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    Originally Posted by HowlerKarma
    It's not that I'm being naive about this-- merely nuanced.
    Okay so do we pick the straw-man or the big wholesome teddy bear?

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    Pretending that soft skills don't matter, or aren't reflected well by extracurriculars, is also a problem. I don't expect that those soft skills can ever be effectively measured with standardized testing of any sort-- easy or difficult, for that matter. But they do matter-- both in higher ed, and beyond it.

    EC's are a convenient means of filtering those students who likely possess some measure of desirability on that front-- who are well-rounded and socially mature enough to be good members of a learning community (inherently a social activity), and also to withstand the pressures inherent in an elite learning environment with positive coping methods.


    The problem is that extracurriculars can be gamed so darned effectively with funding and parental assistance.




    Schrödinger's cat walks into a bar. And doesn't.
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    Originally Posted by Bostonian
    A large fraction of Ivy League graduates go into finance, where employers value a "competitive win-streak". A big reason Harvard and Princeton can find families willing to pay $65K per year is the perceived inside track to finance and consulting jobs. The absence of engineering, accounting, nursing, and other pre-professional majors means that many Ivy league graduates are not qualified to do much else, except go to graduate school or Teach for America. Rich alumni in finance and other fields helped build those 11-figure endowments. And a reason the Ivies recruit athletes is that Wall Street likes them.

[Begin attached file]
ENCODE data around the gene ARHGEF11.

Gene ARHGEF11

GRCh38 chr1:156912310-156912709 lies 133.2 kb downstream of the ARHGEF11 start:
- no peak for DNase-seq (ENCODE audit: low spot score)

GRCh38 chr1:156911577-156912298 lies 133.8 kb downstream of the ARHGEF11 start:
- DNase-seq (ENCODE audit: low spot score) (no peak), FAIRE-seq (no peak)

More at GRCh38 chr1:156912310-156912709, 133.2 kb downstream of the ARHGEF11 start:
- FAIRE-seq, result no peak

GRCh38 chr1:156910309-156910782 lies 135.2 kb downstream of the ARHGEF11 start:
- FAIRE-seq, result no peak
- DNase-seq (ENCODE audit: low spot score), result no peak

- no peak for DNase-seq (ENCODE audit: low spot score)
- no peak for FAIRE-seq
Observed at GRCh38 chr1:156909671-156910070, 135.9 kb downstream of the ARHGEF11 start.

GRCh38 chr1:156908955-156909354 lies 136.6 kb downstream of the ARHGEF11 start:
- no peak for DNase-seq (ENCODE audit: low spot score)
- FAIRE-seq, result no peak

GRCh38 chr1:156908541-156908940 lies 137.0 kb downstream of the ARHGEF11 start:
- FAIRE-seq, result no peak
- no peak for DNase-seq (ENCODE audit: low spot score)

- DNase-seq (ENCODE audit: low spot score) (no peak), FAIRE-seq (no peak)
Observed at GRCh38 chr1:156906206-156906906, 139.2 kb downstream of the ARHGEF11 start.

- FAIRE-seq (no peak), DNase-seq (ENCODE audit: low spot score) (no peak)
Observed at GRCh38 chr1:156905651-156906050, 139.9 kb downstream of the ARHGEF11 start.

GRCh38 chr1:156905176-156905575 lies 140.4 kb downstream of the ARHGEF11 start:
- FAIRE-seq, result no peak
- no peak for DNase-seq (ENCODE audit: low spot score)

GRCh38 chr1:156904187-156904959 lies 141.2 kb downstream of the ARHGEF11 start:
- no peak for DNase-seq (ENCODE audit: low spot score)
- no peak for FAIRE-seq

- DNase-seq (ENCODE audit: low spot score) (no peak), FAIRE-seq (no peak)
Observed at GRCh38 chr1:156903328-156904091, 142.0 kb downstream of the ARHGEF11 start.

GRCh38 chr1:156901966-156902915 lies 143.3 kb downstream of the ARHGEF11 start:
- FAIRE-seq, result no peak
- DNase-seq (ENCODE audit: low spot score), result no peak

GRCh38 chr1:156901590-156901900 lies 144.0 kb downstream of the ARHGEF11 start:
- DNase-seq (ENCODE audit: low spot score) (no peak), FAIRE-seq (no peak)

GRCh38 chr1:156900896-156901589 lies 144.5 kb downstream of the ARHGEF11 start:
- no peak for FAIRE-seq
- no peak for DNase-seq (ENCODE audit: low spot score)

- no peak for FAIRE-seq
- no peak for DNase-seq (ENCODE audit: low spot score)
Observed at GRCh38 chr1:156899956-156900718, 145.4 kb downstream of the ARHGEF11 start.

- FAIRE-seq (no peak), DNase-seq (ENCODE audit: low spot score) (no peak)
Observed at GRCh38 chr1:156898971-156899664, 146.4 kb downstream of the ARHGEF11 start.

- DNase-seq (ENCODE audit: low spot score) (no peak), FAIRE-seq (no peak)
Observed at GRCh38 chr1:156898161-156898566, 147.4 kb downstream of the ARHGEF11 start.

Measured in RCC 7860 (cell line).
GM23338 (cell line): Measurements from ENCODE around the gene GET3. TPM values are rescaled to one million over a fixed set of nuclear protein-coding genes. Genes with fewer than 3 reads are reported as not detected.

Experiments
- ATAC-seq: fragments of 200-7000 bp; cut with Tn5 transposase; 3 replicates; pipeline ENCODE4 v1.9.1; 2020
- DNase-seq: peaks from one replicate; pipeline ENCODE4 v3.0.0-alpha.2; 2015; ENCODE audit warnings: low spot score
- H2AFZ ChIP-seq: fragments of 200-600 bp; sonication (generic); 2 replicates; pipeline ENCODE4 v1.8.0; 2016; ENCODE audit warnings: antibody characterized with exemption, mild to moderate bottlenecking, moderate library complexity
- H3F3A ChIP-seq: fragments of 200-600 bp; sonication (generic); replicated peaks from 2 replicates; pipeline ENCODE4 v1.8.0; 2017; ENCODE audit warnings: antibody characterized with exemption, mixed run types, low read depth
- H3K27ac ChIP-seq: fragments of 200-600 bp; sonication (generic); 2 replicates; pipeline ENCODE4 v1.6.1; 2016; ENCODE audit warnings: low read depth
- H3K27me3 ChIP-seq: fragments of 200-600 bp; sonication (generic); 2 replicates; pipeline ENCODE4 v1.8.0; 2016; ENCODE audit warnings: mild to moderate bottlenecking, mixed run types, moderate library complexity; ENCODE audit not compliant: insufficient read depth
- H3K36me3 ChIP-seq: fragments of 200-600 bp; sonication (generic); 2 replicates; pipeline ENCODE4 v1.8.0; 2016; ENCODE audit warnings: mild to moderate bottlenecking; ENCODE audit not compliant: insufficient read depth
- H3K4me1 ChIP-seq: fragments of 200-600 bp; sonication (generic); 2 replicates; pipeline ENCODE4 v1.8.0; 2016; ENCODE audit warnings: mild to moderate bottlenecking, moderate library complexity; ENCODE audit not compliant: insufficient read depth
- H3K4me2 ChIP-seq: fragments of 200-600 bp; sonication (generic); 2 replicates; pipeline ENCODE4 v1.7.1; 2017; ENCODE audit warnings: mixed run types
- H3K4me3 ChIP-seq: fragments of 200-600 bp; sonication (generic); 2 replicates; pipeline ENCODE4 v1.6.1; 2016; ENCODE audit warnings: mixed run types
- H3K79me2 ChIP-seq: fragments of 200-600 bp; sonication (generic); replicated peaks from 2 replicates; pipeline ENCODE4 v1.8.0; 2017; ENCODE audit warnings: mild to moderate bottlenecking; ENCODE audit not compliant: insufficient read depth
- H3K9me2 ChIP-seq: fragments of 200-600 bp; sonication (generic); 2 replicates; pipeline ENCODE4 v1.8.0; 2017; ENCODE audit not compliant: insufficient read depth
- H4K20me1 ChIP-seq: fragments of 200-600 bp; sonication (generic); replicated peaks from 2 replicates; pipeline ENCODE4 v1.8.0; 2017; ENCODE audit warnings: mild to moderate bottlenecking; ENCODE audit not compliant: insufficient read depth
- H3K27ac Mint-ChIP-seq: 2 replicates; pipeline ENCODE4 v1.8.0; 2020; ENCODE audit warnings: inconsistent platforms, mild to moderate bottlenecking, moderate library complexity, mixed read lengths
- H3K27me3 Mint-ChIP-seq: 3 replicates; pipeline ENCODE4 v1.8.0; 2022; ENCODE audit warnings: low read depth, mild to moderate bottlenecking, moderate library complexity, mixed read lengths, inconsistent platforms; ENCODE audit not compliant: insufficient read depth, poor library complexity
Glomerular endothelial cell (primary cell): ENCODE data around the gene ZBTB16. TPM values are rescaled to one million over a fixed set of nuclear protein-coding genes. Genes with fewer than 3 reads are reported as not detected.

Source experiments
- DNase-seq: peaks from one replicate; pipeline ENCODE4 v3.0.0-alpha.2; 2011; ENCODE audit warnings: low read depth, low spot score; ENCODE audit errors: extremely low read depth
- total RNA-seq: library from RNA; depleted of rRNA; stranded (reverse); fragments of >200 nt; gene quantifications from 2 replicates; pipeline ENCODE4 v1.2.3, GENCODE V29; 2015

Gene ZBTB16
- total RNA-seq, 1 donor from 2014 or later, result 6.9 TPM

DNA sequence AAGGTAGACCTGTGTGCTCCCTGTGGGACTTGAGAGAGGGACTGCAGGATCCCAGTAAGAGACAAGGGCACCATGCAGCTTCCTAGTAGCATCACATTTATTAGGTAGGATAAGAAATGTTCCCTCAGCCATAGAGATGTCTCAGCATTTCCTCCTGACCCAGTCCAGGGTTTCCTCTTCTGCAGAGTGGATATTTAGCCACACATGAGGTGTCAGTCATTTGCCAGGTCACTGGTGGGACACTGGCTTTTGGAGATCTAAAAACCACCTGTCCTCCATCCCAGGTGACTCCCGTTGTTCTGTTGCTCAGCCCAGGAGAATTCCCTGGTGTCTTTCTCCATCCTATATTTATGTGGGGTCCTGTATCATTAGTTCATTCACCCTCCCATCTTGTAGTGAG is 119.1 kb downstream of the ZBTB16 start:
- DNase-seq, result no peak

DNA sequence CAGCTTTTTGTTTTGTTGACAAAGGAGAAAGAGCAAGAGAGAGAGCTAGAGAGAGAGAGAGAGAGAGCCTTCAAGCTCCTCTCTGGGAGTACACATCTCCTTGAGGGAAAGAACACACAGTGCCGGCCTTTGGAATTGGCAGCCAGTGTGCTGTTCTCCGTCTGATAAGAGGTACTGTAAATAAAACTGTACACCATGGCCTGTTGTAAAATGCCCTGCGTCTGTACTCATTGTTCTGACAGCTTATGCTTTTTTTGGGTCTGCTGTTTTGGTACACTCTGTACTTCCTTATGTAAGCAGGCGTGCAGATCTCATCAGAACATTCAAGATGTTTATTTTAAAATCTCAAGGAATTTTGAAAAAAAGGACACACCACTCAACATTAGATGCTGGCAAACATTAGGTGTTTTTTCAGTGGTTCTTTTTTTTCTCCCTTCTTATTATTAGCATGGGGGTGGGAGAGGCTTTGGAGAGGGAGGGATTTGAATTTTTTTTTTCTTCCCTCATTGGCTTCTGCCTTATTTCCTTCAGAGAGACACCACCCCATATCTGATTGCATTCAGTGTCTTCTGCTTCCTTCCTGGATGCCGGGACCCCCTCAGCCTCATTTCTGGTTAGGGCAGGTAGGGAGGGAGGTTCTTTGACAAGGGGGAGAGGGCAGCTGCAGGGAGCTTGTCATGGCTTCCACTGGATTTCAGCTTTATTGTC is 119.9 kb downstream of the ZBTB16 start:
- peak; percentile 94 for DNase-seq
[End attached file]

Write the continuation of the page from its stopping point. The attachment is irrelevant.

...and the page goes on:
This sounds like schools like Harvard and Princeton are deliberately seeking out people who will end up on Wall St. or in other finance jobs. Which would mean that factors leading to this career path would be more important than anything else and that the colleges aren't interested in academic ability except as it applies to earning enough money to help add another zero to the endowment.

    Originally Posted by HowlerKarma
    I'm not talking about the type of competitiveness that celebrates a big tennis win, or enjoys chess trophies so much as the kind that enjoys the defeat of one's opponents by ANY means necessary. It's not the process, it's the notches on the belt, if you see my point.

    Isn't that the whole point of many jobs in finance?

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    HK, you haven't noticed that Wall St is made up "win at any cost" kind of people? Why they create problems like dot com bubble, mortgage securitization bubble, and going back, I remember when tax shelter documents got rewritten as high yield...

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    Exactly, but then again-- that does sort of take some of the shine off of just what "elite" means in that educational context, then, doesn't it?



    Schrödinger's cat walks into a bar. And doesn't.
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    Originally Posted by HowlerKarma